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 Drunk mess Don, high on the Clio win and a million old fashioneds, jacks an idea that idiot Danny came up with.. though Danny actually ripped it from Alka Seltzer. Cure for the common ‘insert word here’. I mean, it’s way better than “Enjoy the rest of your Life….. Cereal!”, but it’s certainly not as hilarious. What a fucking gauche mess; Don is lightyears away from his more masterful pitches.

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After ordering Stan and Peggy to be sequestered to a hotel room all weekend to work, it’s time to head back out and celebrate. Don’s bender starts off sort of hilariously (and with a patriotic blowjob), but rapidly devolves into sad mess territory. He fucks it up by blacking out for what appears to be an entire day and sleeps through to when he’s supposed to pick up the kids in Ossining, waking up to an understandably pissed off phone call from Betty. And he’s in bed with a rando lady he doesn’t recognise.

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“I’ve made a huge mistake.” || image courtesy of Fanpop

This Don Draper, cowering from a lady he boned in his goddamned bathroom, is not the guy we know. But then again, he’s been incredibly off his game. The mystery diner waitress even calls him Dick.. Christ on a cracker.

Lord knows things get stuck in my head all the time, and I don’t know from whence in the fresh hell it came; Peggy strikes that creative chord with Don when she finally reaches him at his Hiroshima apartment regarding The Cure for The Common Breakfast.

Don does not acknowledge Peggy’s work on Glo-Coat; but then again, we only have her version of how it went down and it’s entirely possible that she’s blowing out her role just as much as Roger does when yapping about how Don came to be at Sterling Cooper. At the end of the episode, Don does let her talk to him like he’s the subordinate re:Danny cockup, and she gets to enjoy having the power position with Stan. So, Peggy’s making strides bit by bit.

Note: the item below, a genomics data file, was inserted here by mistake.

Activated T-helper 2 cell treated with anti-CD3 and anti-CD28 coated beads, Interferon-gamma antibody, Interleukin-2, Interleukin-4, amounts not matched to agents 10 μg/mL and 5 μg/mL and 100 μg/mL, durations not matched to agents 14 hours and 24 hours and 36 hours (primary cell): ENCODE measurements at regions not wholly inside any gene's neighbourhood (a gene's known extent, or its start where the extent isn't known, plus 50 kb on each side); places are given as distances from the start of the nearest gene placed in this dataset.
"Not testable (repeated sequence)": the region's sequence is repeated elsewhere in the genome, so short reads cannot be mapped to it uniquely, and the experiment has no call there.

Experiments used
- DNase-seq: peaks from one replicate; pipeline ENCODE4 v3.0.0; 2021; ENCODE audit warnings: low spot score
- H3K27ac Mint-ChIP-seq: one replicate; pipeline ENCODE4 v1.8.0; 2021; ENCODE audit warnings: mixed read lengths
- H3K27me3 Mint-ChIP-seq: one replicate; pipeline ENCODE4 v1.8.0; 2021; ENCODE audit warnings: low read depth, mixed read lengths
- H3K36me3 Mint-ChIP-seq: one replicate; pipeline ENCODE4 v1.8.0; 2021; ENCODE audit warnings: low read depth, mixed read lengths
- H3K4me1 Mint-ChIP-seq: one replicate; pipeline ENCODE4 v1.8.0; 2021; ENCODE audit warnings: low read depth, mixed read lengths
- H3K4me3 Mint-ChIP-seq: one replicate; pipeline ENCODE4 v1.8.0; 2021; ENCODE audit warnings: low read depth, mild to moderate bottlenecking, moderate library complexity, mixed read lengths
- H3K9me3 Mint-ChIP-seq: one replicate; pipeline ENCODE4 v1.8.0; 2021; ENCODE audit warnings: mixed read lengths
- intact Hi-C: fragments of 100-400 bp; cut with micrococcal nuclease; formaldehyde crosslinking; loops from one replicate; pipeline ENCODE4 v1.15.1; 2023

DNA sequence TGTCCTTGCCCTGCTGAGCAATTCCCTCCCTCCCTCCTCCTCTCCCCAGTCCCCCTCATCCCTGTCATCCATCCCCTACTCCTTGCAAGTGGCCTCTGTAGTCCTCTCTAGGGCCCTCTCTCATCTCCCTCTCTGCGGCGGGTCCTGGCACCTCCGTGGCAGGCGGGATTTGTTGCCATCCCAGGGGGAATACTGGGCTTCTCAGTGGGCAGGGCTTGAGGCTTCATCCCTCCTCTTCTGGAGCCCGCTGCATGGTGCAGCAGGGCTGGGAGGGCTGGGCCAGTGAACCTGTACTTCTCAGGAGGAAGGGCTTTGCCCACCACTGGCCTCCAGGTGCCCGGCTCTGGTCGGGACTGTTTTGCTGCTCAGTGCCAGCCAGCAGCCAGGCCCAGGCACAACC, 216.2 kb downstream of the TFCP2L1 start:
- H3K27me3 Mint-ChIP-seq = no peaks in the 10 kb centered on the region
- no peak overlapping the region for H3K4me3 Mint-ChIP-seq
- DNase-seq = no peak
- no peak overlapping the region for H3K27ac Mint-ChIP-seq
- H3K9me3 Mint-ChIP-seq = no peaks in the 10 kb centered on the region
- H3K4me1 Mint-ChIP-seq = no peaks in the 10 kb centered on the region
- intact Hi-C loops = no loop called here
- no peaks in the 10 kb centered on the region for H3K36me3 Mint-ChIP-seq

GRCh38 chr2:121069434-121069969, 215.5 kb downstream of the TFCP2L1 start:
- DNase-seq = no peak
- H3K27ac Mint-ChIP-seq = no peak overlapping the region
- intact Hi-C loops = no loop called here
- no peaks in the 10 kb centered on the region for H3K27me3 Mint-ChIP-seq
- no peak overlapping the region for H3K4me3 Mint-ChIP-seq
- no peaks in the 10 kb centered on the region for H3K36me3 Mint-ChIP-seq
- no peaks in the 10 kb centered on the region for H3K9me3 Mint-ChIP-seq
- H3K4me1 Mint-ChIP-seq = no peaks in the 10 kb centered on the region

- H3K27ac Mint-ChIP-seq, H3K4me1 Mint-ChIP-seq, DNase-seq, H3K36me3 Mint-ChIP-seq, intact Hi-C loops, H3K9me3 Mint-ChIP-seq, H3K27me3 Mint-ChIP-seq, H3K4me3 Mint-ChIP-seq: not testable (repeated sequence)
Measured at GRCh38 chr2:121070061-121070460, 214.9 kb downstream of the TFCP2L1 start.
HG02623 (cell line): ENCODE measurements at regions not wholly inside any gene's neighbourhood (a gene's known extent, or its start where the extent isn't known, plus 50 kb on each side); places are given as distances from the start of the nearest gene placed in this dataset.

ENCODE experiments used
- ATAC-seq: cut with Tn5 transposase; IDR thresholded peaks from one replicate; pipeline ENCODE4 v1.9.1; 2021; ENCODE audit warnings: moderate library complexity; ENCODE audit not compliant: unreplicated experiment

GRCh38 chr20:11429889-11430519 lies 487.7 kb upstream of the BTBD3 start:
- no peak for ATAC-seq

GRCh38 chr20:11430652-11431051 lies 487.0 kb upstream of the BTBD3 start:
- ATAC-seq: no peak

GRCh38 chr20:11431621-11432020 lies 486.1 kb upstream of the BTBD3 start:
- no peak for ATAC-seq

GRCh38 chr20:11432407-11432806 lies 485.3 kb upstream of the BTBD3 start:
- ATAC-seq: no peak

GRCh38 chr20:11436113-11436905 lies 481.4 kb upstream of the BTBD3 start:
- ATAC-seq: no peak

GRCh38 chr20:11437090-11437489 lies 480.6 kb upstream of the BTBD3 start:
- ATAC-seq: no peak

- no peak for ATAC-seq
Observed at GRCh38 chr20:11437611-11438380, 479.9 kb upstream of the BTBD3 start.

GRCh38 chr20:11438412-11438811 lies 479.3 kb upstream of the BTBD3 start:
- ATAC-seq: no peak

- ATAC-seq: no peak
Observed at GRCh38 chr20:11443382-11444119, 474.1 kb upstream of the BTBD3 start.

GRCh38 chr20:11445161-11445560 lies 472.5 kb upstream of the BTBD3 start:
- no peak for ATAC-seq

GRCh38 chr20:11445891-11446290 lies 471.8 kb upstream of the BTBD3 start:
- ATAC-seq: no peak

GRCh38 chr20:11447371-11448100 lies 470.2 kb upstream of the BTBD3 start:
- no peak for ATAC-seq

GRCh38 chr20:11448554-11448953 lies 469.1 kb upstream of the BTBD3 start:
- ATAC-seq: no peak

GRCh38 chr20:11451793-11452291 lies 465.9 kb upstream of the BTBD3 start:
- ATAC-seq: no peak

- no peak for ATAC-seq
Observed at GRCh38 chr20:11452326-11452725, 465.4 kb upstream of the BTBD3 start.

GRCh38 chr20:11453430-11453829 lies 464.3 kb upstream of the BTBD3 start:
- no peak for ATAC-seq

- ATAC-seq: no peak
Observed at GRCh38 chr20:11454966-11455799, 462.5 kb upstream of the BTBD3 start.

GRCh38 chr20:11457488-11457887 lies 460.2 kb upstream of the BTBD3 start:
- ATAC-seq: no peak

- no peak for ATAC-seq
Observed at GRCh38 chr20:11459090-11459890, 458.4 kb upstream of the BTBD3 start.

Grown-ass men acting like children, and the ladies have gotta keep em in line. TALE AS OLD AS TIIIIIIME. Look at the way Peggy handles Stan and calls him on his shit; working nude in a hotel room just to call his bluff, but at the same time, they bond and he learns to respect her a little more and be less of a dick. Look at how Joan sarcastically calls out Roger’s mopey mood; miles away from the gleeful girl who was so impressed with him and his Mink.

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image courtesy of Todoseries

During his bender, turns out Don lost his damn Clio at the bar. Roger retrieves it, and wants Don to admit that he couldn’t have done it all without him. Don doesn’t even say that, but vaguely acknowledges Roger’s role in the whole thing.

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Just like young enthusiastic Don bugging Roger like a fly on shit, Danny is overeager and eerily persistent in getting what he wants. And just like Roger back in the day, Don can’t recall ever being that outwardly tacky or hungry to grab an opportunity.. though we know better. It’s also funny to see the tonedeaf Don of yore with Roger, completely shit at reading his audience when he innocently inquires if he ever needed to be cut a break.

Both Don and Danny snag their jobs because the man they’re trying to impress gets too fucking blotto to realize what in the hell they’re doing. Up, up, up the ladder of success!

“Award or no award, you’re still Don Draper.”

“Whatever that means.”

Mad Men s4e5: The Chrysanthemum and the Sword

“Christ on a cracker, where do you get off??”

This is one of those episodes that seems light on the outside, but there’s so much to dig into. Oof. Realistically, just how long can you hold onto a grudge? How long can you continue to define yourself by something that happened literal ages ago? How long can you use those prehistoric events to justify trash actions today? What does that garbage do to a person? Taking a closer look at Roger and Betty in this episode, this sort of shit is all on display.

Let’s take a moment for Miss Blankenship, because I love her in general, but also because she’s an excellent foil to Don. The guy treats people so fucking poorly sometimes; showing him tolerating generally harmless gaffes by this hapless bat he’s been saddled with humanises him a touch. He can’t just fuck off to California every week. Miss Blankenship’s weird hidden talent of transforming the guy from Don to Dick for a hot second is pretty great.